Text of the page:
A T-Rex could have run faster than an average human at top speed, but there is a chance that a human could outrun a T-Rex. We can never fully know how fast the Tyrannosaurus Rex ran, but scientists at the University of Manchester in England have come up with animated computer models based on fossils and estimated muscle mass that have helped them compute the probable top speeds of many dinosaurs. The Tyrannosaurus Rex is nowhere near the fastest, topping out at around 18 mph. The fastest dinosaur they computed was the Compsognathus, which ran about 40 mph.
Usain Bolt, the fastest man on Earth, set a world record for running 27.79 mph in the 100 meter sprint in 2009. He is not likely to get eaten by a Tyrannosaurus Rex in the near future, but let's look at a more average human. Running a four minute mile is the standard of all male professional middle distance runners, and translates to a speed of 15 mph. That’s perhaps a little faster than some of us would run a mile, but if we were running for our life it’s a pretty decent estimate.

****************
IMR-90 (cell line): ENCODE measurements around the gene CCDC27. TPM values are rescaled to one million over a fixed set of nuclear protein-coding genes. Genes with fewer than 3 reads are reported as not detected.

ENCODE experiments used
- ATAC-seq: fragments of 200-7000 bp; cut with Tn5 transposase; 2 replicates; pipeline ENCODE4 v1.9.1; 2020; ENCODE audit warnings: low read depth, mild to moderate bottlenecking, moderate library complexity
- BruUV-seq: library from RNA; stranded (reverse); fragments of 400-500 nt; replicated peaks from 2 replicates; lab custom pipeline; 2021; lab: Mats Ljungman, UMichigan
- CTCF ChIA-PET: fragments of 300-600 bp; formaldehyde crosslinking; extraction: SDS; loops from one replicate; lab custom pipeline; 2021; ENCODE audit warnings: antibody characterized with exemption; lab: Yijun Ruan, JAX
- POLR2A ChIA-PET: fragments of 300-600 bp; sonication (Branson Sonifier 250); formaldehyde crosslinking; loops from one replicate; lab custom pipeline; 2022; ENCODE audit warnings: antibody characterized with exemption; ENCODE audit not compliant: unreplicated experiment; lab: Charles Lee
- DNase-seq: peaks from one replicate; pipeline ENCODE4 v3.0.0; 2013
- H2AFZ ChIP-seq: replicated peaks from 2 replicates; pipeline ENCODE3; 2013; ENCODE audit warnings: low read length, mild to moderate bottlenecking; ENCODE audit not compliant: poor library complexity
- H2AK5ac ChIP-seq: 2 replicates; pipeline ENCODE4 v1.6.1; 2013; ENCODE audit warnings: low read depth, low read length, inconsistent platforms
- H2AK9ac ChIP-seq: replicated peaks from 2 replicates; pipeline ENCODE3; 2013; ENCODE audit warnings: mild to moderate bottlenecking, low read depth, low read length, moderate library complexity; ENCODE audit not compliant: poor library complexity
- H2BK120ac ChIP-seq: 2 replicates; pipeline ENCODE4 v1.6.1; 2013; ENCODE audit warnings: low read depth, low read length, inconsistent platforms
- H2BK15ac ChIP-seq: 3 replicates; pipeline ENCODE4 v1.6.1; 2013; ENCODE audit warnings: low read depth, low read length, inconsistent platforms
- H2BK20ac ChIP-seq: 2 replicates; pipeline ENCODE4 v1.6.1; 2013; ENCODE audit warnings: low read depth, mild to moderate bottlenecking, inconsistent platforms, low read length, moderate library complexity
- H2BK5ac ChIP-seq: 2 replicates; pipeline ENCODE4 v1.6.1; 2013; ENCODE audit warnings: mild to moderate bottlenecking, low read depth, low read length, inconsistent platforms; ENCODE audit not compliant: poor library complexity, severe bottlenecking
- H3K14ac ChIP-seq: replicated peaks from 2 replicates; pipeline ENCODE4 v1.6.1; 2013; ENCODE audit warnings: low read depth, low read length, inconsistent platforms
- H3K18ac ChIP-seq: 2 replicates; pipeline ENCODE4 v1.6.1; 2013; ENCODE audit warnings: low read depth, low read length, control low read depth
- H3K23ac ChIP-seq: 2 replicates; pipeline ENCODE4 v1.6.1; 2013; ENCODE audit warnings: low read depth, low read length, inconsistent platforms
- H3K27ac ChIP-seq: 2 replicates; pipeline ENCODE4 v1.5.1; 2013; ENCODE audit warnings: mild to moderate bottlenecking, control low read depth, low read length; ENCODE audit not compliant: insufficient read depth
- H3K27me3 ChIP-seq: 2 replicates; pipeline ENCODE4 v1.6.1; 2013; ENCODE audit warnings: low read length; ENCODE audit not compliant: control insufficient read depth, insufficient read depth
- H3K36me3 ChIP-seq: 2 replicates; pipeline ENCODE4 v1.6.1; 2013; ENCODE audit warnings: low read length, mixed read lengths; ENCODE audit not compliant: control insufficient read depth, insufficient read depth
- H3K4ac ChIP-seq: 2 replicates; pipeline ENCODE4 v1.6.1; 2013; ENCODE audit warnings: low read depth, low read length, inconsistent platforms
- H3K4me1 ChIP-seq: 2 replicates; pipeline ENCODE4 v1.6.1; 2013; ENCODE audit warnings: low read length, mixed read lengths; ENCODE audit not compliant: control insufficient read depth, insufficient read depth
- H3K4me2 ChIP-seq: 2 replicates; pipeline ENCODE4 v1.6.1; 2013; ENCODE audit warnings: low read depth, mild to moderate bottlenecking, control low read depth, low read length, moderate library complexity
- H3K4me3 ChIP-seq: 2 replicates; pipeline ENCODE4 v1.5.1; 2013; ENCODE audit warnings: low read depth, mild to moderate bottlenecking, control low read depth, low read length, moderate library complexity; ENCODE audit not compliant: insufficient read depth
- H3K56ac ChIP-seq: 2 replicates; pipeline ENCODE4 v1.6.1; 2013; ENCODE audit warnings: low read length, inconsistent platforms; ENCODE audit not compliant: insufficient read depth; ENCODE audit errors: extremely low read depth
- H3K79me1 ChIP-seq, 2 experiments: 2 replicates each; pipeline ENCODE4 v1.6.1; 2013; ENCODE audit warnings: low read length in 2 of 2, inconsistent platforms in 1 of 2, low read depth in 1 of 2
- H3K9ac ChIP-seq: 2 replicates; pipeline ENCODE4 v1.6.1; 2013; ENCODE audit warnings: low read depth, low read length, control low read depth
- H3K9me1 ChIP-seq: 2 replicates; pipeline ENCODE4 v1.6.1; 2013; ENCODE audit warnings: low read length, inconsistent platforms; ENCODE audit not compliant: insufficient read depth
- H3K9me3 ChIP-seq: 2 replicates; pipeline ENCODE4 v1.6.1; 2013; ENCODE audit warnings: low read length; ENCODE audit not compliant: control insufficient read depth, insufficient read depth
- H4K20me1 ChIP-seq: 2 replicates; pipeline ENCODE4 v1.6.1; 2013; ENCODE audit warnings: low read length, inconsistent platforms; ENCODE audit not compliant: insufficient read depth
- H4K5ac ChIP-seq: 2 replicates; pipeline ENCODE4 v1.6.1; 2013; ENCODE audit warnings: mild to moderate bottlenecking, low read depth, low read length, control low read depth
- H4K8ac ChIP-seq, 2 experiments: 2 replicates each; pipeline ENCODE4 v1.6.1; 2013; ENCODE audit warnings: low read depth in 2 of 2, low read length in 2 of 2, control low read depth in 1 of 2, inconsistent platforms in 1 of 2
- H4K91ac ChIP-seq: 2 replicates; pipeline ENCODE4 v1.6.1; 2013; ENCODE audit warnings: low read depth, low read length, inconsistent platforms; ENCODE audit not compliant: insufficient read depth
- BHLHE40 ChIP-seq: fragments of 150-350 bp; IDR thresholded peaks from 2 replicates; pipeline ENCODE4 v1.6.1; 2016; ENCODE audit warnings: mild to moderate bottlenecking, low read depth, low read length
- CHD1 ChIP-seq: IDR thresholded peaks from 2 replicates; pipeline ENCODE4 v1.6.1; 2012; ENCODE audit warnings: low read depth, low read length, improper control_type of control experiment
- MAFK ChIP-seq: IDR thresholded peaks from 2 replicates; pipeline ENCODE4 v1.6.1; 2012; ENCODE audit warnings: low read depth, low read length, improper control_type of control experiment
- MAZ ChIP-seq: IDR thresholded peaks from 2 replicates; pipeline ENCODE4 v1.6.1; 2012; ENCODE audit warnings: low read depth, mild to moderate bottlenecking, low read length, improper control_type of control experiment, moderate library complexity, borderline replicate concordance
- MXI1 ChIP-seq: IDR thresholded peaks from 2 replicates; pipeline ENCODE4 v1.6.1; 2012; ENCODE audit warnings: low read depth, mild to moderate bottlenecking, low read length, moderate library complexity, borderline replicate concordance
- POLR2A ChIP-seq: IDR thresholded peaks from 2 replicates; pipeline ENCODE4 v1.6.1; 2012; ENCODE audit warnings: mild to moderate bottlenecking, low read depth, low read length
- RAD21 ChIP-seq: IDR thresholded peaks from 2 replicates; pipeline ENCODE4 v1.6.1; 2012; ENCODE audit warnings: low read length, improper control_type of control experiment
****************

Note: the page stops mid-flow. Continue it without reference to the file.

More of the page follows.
If speed alone was a factor, a T-Rex would win. However, it would take time for a dinosaur of that mass to get started, and it would not reach its top speed of 18 mph as soon as it would take a human to reach their top speed. Additionally, a Tyrannosaurus Rex is not as agile as a human and would likely get exhausted quickly. So your chances of outrunning a Tyrannosaurus Rex are good if the distance to safety is short, or if you could weave and avoid him until he gets exhausted.